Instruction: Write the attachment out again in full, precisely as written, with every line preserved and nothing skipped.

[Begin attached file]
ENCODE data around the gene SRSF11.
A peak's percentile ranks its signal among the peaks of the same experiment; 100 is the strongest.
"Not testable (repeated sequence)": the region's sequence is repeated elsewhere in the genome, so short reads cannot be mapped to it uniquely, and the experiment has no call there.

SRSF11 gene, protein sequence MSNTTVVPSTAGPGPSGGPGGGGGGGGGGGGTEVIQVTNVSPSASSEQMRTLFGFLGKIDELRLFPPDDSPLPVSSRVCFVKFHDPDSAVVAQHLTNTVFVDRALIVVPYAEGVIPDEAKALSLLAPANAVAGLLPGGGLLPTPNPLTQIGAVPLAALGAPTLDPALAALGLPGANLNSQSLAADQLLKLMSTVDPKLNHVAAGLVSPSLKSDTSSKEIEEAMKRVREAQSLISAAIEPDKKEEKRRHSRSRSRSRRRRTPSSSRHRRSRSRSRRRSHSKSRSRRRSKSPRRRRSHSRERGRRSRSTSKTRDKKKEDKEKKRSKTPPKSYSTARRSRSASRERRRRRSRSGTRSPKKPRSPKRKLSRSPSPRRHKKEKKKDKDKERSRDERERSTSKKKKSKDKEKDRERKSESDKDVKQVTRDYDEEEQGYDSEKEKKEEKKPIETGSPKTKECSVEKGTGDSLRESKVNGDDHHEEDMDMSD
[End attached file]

ENCODE data around the gene SRSF11.
A peak's percentile ranks its signal among the peaks of the same experiment; 100 is the strongest.
"Not testable (repeated sequence)": the region's sequence is repeated elsewhere in the genome, so short reads cannot be mapped to it uniquely, and the experiment has no call there.

SRSF11 gene, protein sequence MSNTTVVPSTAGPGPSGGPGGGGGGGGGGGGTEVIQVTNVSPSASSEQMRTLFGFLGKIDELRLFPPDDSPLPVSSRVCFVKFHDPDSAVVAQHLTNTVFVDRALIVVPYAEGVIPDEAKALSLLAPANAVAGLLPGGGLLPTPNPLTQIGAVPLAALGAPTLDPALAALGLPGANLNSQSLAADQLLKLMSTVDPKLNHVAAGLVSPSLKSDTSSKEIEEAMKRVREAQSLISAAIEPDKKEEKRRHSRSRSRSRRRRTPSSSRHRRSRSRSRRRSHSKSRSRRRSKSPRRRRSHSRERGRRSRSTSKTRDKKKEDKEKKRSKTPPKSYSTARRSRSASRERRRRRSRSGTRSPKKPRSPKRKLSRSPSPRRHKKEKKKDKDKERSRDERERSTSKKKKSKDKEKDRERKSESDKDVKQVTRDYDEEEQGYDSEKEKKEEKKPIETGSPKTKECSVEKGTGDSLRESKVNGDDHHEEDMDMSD